How can I synchronously determine a JavaScript Promise's state?


#1

I asked this question on StackOverflow.

I have a pure JavaScript Promise (built-in implementation or poly-fill):

var promise = new Promise(function (resolve, reject) { /* ... */ });

From the specification, a Promise can be one of:

  • ‘settled’ and ‘resolved’
  • ‘settled’ and ‘rejected’
  • ‘pending’

I have a use case where I wish to interrogate the Promise synchronously and determine:

  • is the Promise settled?
  • if so, is the Promise resolved?

I know that I can use #then() to schedule work to be performed asynchronously after the Promise changes state. I am NOT asking how to do this.

This question is specifically about synchronous interrogation of a Promise’s state. How can I achieve this?

There is apparently no API for this as part of the specification for native Promises.

Some user-land implementations of Promises do offer this (e.g. jQuery). Can we please get a standard API for this purpose in native Promise?


#2

To get a standard API for this, you’ll need to convince the JavaScript standard committee, as well as the browser vendors, that your use case is widespread and important enough to be worth the standardization and implementation burden, and that it cannot be achieved in any other possible way.

So … go!


#3

Here’s the discussion on the ES Discuss mailing list: https://esdiscuss.org/topic/how-can-i-synchronously-determine-a-javascript-promise-s-state


#4

I think I replied to the mailing list, but I doubt I did it correctly:

legacy use case

I am maintaining an existing API that includes asynchronous functions (mix of callbacks and Promises) and synchronous functions. After some asynchronous initialisation, the internal state settles and it is perfectly safe to use the synchronous functions as expected.

So, I’d like to emit warnings when these synchronous functions are called prior to a Promise being “settled”. That way, downstream developers will know that they should be waiting for the Promise to settle before using such functions.

This actually isn’t too different to the XHR / Fetch APIs conceptually. We get the ball rolling with an asynchronous API call, but there are deterministic blocks within which we can synchronously interrogate progress, etc.

activity indicator use case

I use a Promise to represent a network transaction. I wish to alter the visual state of my web app to reflect the state of this network transaction. I can, for example, show an indeterminate progress bar whilst the Promise is not “settled”.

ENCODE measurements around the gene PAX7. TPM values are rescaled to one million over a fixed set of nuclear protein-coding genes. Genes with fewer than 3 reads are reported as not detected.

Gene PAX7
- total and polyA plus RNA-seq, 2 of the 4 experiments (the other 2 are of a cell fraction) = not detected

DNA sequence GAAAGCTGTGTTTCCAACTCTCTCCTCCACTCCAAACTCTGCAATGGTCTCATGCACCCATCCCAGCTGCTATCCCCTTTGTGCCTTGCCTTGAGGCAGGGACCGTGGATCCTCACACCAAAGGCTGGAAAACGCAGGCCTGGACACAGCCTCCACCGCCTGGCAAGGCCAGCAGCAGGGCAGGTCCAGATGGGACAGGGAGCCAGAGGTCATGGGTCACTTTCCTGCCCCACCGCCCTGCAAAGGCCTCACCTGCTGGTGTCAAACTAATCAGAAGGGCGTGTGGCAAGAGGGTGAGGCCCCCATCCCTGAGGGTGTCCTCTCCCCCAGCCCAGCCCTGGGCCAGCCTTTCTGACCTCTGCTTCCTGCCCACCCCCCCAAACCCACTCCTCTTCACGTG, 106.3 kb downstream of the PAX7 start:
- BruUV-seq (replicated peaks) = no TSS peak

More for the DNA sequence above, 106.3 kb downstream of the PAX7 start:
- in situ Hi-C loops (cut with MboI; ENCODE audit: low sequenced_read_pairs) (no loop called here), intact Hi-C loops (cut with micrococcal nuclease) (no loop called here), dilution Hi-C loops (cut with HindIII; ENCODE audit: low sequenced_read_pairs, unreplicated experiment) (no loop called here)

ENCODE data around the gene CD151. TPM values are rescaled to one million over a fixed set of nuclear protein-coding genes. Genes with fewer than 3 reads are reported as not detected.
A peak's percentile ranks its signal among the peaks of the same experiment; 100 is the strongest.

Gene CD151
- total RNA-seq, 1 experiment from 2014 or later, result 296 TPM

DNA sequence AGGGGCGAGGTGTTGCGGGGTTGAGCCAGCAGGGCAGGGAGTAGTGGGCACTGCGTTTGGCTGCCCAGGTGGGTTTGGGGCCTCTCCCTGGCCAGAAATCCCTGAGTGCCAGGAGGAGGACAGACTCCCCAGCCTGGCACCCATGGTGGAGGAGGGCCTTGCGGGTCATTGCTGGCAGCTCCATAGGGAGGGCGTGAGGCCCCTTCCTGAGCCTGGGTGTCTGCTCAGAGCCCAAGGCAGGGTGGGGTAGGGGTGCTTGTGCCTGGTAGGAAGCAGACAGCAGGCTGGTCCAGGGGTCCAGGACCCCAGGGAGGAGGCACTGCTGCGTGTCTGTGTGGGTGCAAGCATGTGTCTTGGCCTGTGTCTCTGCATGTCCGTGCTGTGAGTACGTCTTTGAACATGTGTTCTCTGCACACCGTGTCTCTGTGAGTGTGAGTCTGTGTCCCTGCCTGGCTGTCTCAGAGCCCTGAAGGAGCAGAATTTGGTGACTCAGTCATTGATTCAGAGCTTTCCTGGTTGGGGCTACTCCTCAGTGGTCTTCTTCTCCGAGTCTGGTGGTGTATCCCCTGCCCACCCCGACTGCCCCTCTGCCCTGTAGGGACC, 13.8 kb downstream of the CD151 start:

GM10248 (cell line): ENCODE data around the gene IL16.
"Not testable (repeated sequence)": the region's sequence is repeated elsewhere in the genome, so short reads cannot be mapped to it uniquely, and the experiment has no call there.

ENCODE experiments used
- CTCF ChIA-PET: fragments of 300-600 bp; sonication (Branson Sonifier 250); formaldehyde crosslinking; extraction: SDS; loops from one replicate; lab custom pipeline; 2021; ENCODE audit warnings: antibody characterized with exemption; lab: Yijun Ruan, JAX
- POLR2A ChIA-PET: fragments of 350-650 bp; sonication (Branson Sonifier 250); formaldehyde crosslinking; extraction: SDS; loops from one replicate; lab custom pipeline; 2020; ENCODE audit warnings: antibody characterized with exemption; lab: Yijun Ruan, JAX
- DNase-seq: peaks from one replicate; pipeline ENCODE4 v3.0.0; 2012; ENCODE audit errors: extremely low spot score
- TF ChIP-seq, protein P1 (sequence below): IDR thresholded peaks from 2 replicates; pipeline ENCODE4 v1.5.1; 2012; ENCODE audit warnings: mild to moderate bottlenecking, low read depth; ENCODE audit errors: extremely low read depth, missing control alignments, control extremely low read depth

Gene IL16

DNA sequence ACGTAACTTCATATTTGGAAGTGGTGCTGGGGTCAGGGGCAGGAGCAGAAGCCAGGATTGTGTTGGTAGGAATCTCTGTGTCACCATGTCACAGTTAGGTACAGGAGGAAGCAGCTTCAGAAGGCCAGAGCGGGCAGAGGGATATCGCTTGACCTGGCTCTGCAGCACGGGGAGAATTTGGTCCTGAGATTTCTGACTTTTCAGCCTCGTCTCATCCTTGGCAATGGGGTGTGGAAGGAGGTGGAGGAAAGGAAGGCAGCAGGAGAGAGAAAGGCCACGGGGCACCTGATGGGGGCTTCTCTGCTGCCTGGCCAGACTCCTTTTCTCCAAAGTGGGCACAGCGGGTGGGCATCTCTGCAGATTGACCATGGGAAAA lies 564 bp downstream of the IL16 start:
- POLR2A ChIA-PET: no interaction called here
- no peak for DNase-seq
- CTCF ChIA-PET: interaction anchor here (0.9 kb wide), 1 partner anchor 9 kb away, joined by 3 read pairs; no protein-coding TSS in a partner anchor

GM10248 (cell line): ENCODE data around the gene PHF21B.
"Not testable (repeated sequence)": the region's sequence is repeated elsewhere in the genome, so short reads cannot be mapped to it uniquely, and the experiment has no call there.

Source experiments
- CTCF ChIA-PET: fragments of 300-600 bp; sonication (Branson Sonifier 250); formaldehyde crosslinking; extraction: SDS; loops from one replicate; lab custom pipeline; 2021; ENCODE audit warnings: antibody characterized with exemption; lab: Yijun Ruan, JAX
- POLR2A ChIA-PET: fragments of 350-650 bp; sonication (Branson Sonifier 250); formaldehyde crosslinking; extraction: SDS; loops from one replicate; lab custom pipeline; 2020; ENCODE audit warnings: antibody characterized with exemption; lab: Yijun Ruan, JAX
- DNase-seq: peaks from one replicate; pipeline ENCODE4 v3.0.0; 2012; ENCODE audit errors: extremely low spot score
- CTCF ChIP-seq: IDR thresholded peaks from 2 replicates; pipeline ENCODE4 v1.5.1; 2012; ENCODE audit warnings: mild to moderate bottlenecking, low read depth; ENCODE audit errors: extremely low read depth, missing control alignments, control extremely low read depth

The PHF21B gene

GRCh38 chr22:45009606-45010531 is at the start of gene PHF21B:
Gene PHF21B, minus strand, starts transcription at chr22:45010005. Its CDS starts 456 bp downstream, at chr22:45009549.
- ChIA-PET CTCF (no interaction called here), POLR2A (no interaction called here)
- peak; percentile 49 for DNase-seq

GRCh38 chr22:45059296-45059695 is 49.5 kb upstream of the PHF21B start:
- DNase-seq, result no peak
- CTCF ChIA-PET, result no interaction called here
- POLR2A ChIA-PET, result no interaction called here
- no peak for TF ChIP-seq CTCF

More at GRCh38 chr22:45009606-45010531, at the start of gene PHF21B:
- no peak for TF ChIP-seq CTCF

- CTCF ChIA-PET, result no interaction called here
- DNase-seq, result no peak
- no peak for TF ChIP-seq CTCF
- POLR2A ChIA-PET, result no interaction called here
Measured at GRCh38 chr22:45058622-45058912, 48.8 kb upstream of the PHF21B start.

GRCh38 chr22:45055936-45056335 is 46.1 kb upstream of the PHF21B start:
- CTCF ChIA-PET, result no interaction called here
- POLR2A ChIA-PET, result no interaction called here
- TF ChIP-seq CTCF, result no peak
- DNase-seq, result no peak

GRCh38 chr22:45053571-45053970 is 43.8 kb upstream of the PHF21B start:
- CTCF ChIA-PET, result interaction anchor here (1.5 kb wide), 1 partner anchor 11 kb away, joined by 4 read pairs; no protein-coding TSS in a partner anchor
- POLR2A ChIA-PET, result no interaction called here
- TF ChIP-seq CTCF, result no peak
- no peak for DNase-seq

If I am using requestAnimationFrame, or a framework like React, then the state would be synchronously mapped to the DOM / canvas during each execution of my render function.

I can track the state of the Promise using additional variables (as others have suggested), but those state values already exist somewhere private per the functioning of a Promise. I’d be duplicating work that the JavaScript engine is already performing internally, at the risk of introducing errors in my code.

third-party popular libraries

The following libraries implement some form of Promise and all expose such synchronous inspection capabilities:


#5

Implementing a performant promisified reduce/fold function requires synchronous state inspection.

Say I implement a reduce function with signature:

Promise.reduce(array, accumulator, fn)

where fn is of the form:

function(accumulator, item) { return promise_or_value; }
  • If fn returns a value then reduce can immediately continue with the next item.
  • If fn returns a promise then reduce will defer processing through a .then() call, even if the promise is already fulfilled.
  • If fn returns a promise-with-sync-state-inspection then reduce can immediately continue with the next item (assuming the promise already fulfilled).

Some primitive perf testing based on:

Promise.reduce(new Array(10000), null, function(dummy, item) { 
    return Promise.resolve(item); 
})

Results can be a bit variable because deferring is unpredictable, but the following are reasonably representative on my (otherwise idling) desktop:

  • Standard promises: Chrome: 1200ms, Firefox: 600ms
  • Promises with sync inspection: Chrome: 150ms, Firefox: 200ms

The promises with sync inspection would be even faster but the code honors a 12ms task limit. Probably a large part of the difference is that with standard promises reduce() requires the creation of an additional promise every time the callback returns a promise.